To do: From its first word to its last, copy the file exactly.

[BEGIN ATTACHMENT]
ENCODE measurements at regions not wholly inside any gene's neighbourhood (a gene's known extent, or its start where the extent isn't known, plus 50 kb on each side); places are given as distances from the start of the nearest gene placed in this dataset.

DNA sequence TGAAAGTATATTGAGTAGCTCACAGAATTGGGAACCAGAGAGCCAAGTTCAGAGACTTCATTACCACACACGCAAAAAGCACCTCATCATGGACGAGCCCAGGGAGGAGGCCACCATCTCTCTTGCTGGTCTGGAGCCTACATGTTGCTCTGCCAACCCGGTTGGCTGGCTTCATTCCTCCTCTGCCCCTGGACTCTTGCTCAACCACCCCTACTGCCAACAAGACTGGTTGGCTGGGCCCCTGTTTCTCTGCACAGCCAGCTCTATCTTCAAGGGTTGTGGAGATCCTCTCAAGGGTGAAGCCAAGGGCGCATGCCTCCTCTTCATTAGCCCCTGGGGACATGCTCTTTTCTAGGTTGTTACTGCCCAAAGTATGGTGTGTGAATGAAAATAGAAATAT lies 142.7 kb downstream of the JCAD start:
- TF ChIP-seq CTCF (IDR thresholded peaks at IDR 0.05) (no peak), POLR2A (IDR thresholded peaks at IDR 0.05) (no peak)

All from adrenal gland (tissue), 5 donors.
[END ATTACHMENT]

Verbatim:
ENCODE measurements at regions not wholly inside any gene's neighbourhood (a gene's known extent, or its start where the extent isn't known, plus 50 kb on each side); places are given as distances from the start of the nearest gene placed in this dataset.

DNA sequence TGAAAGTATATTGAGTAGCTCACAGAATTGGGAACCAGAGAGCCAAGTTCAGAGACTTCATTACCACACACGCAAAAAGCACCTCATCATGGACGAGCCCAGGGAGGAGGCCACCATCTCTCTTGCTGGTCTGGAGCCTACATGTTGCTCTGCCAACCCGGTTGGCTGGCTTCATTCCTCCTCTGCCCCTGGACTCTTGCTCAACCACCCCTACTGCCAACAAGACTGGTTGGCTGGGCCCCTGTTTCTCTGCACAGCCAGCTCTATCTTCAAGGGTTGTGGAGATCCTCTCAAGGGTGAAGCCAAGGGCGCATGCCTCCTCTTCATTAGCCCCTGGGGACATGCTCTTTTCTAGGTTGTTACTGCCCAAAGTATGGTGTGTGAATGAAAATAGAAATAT lies 142.7 kb downstream of the JCAD start:
- TF ChIP-seq CTCF (IDR thresholded peaks at IDR 0.05) (no peak), POLR2A (IDR thresholded peaks at IDR 0.05) (no peak)

All from adrenal gland (tissue), 5 donors.